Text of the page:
Hezbollah leader Nasrallah in no hurry to spark civil war in Lebanon
Security sources tell Haaretz that at this point the developments in Lebanon are internal and there is no immediate risk of a conflict on the northern border.
Both Lebanese and foreign political leaders sought to calm the mood in Beirut on Thursday, a day after the collapse of Saad Hariri's government following the resignation of Hezbollah ministers and their allies.
Hezbollah leader Hassan Nasrallah announced that "there will never be a war between Sunnis and Shias in Lebanon." Security sources told Haaretz that although Israel continues to monitor the situation, the developments are seen at this point as internal and not an immediate risk of producing a border conflict with the Israel Defense Forces.
Most Arab commentators also agree that no escalation is expected in Lebanon in the coming days. Nasrallah engineered the crisis and his men appear to be responsible for the murder of former Prime Minister Rafik Hariri six years ago. He seems to think that the mere memory of the last conflict instigated by his movement ¬ in which Hezbollah forces surrounded government ministries in Beirut two years ago ¬ would be enough to make the Lebanese surrender to his demands.
In other words, it would appear that despite the risk that Hezbollah members will be indicted in the international tribunal, Nasrallah is in no hurry to spark a civil war. A full-fledged military conflict with his rivals would damage Hezbollah's image as a Lebanese organization.
Lebanese President Michel Suleiman asked on Thursday that Saad Hariri retain his post as head of a caretaker government. The move is aimed to maintain stability at least for the next few days, until the picture becomes clearer. Meanwhile, mediation processes between rival forces continue, despite Hezbollah's controlled demolition of the government. Hariri, who met on Thursday with French President Nicolas Sarkozy in Paris, will meet over the weekend with Turkish Foreign Minister Ahmet Davutoglu to seek ways to achieve a compromise with Hezbollah.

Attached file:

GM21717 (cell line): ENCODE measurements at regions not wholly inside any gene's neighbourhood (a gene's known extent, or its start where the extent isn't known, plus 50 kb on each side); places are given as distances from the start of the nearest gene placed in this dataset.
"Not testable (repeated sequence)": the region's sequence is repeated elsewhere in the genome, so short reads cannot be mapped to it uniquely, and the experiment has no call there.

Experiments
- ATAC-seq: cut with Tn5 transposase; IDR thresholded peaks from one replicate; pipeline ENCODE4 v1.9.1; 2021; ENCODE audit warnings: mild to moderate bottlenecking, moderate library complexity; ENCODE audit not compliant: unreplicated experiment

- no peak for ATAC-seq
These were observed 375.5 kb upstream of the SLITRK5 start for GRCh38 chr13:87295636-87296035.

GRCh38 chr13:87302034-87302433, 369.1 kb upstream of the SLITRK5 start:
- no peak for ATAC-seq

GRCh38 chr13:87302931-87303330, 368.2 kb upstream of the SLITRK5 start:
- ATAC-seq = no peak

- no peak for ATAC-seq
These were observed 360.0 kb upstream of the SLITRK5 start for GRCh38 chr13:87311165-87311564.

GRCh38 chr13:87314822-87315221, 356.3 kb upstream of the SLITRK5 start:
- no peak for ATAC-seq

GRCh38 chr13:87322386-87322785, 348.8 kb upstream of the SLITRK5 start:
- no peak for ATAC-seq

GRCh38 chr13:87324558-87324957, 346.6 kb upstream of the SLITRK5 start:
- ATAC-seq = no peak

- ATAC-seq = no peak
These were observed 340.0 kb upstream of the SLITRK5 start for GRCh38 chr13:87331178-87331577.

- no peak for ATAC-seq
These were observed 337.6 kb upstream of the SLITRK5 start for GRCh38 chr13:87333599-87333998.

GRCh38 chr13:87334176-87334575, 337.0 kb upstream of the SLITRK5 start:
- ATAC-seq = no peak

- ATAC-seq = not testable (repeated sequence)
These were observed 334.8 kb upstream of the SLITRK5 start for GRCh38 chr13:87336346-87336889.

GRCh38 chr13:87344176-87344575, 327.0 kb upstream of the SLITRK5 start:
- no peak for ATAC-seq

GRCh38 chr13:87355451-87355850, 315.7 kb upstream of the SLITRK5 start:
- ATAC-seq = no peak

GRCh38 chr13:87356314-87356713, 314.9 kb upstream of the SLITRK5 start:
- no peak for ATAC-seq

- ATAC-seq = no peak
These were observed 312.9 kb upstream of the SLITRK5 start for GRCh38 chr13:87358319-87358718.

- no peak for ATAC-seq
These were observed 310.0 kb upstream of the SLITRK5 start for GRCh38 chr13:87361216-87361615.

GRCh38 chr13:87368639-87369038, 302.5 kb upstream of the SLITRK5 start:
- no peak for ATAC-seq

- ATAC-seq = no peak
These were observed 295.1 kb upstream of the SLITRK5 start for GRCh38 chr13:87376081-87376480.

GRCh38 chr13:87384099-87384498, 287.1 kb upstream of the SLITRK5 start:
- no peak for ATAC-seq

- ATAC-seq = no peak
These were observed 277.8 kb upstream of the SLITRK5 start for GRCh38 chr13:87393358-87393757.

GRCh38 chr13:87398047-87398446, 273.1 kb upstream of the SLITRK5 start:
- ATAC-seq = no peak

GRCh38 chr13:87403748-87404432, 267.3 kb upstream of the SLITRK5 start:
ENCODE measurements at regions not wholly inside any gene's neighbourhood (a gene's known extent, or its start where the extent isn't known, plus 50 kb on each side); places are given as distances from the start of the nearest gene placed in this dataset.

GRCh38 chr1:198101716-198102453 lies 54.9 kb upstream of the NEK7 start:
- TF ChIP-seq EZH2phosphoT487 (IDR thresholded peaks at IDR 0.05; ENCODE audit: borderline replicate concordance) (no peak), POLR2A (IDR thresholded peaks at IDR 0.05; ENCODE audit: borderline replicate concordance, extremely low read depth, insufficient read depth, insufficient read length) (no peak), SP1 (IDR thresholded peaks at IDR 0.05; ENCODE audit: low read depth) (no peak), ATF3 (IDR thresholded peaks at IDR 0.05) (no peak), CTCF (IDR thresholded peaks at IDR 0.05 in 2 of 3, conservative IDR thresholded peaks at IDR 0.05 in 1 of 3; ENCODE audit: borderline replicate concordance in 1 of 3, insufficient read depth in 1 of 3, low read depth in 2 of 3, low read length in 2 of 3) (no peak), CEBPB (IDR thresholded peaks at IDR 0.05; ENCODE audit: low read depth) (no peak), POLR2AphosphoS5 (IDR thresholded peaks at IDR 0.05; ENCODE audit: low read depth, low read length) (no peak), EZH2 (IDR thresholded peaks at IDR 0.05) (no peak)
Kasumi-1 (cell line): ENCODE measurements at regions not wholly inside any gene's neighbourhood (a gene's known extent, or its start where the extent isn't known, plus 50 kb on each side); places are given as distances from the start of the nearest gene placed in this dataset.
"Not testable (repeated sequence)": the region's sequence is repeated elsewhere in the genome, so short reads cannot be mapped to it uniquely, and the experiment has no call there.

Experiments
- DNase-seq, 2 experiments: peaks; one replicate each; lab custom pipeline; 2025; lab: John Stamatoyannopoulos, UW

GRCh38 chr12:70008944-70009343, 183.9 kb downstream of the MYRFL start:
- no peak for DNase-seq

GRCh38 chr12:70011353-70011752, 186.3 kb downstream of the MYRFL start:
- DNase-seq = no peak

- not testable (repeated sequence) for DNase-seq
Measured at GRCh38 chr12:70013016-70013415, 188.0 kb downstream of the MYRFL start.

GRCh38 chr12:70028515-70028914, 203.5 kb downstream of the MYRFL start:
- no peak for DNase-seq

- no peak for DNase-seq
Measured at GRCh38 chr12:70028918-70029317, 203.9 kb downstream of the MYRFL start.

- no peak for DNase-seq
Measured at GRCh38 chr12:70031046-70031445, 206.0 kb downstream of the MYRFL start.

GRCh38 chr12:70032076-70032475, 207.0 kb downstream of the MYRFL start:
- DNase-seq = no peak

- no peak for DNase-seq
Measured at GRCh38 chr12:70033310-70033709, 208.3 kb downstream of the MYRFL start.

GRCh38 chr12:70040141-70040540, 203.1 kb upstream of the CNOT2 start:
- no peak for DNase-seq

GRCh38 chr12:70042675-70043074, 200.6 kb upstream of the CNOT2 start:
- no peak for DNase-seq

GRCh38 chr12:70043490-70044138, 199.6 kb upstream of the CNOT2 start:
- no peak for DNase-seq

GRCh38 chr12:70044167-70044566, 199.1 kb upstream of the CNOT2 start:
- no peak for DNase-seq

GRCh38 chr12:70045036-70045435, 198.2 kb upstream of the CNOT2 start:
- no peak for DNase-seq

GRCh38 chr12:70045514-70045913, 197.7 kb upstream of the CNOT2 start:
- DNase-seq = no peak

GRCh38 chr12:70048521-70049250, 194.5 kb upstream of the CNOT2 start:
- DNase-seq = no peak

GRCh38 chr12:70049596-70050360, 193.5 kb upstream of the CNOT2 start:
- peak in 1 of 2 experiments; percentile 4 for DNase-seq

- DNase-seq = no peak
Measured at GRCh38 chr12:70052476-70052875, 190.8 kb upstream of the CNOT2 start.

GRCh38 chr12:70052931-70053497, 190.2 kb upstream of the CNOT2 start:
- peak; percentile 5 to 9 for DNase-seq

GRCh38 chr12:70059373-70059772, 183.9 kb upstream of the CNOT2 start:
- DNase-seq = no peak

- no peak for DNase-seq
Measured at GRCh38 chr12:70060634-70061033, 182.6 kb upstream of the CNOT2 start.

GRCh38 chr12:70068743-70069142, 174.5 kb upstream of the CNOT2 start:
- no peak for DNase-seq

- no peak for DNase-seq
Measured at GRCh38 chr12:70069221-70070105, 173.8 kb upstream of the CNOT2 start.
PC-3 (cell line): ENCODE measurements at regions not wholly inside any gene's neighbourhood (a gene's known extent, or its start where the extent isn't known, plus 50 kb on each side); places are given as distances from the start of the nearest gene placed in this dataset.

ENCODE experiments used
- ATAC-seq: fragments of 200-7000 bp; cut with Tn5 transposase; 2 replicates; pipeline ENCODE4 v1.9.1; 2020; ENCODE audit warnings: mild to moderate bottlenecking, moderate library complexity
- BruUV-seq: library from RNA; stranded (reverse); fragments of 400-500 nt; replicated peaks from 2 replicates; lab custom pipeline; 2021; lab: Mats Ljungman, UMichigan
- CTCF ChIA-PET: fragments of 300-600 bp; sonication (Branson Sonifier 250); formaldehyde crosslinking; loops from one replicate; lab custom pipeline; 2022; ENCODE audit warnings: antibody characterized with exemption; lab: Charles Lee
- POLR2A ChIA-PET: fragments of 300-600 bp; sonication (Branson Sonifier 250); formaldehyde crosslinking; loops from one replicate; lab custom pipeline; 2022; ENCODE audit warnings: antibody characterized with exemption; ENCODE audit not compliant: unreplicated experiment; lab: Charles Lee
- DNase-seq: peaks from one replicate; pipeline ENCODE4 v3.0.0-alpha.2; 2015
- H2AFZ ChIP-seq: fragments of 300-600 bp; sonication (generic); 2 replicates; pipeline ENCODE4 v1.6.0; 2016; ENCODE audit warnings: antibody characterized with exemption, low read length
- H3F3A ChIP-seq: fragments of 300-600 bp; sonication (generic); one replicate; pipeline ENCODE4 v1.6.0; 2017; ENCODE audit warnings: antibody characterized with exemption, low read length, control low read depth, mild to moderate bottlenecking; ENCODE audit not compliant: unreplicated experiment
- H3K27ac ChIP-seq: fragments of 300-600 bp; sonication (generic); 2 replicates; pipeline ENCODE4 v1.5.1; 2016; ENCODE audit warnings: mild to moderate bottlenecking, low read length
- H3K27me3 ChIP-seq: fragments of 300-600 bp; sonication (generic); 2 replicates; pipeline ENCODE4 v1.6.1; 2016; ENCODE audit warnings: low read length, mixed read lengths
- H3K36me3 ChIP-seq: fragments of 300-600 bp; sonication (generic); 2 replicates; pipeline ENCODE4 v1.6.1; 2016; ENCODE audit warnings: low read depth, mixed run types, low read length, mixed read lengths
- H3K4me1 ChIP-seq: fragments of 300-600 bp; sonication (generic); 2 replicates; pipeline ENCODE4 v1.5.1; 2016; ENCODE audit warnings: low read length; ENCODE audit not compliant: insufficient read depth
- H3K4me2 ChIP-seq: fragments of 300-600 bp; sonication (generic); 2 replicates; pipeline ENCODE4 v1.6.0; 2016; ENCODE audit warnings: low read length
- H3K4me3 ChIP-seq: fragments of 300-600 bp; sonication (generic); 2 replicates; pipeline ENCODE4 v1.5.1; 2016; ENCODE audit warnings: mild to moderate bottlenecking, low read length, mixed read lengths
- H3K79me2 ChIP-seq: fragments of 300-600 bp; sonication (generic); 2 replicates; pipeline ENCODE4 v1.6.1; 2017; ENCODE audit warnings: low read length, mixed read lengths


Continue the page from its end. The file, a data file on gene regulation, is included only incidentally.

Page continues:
These moves leave most commentators and Western intelligence agencies with the feeling that the chances are slim the crisis will escalate into a civil war or military clash with Israel. Nasrallah too knows that after a year of impressive growth ¬ 7 percent in 2010 the achievements of the Lebanese economy may be lost if he takes the risk and drags his country once more into a war.
Contrary to reports in the international media on Thursday, the IDF did not significantly increase its alert level on the northern border, and did not concentrate forces there. Intelligence officials during the weekly briefing with Defense Minister Ehud Barak said they did not believe the events in Beirut would have immediate implications for the situation on the border.
But Israel remains keenly aware of Hezbollah's growing strength and its preparations for a potential military conflict with Israel. The process involves much more than the 45,000 rockets the organization is already believed to have. At a recent meeting between the IDF, the Lebanese Army and UNIFIL, the Lebanese officers claimed there was no Hezbollah activity in the south of the country. In response, the Israeli officers produced a map with hundreds of dots marking Hezbollah outposts and bunkers south of the Litani River.
The organization continues enjoying Iranian sponsorship and the supply of Iranian and Syrian weapons, although financial aid from Tehran has been cut in recent months due to the sanctions imposed on Iran by the UN Security Council.